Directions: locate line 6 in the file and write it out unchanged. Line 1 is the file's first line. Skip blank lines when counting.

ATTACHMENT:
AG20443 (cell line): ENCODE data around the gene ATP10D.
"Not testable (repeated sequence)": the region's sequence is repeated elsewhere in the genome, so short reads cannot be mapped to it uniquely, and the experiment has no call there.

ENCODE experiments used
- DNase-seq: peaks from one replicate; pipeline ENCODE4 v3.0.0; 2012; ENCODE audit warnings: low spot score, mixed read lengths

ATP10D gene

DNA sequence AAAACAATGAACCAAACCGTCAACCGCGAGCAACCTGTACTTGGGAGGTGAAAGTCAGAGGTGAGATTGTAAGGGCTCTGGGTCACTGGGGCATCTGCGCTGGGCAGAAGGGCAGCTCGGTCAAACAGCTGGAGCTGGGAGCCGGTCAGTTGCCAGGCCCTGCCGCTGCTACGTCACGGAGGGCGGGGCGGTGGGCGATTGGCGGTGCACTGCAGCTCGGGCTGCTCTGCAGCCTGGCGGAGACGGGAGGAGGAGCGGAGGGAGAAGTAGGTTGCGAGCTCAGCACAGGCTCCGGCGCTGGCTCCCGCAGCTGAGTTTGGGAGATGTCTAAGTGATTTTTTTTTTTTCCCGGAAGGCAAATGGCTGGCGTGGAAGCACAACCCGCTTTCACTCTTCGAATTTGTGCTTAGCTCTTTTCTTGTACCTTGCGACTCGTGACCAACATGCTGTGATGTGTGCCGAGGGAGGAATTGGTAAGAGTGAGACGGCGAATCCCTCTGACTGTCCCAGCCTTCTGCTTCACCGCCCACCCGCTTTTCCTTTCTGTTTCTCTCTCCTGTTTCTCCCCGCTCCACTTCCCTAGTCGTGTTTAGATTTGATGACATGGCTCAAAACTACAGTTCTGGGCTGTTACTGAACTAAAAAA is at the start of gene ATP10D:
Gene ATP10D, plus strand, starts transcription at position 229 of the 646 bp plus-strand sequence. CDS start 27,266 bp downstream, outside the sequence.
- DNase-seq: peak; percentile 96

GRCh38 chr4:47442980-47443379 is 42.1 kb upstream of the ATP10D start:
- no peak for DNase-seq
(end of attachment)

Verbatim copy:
DNA sequence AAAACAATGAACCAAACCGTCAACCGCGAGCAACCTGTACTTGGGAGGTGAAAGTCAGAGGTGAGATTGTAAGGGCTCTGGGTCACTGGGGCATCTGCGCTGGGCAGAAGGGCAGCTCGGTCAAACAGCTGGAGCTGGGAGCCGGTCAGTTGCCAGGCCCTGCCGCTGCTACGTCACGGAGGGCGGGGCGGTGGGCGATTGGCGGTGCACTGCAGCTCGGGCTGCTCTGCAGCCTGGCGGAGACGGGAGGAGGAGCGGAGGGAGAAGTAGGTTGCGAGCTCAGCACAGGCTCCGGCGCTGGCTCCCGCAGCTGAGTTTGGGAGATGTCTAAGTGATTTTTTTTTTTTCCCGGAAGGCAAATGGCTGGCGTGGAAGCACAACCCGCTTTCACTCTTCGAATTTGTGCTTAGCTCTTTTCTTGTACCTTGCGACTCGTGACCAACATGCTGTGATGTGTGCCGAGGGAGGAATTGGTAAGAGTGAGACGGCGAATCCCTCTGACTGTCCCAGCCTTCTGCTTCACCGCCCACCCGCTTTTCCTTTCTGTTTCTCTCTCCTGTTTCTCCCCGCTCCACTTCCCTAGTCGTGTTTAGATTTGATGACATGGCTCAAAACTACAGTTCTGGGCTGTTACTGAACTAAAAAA is at the start of gene ATP10D: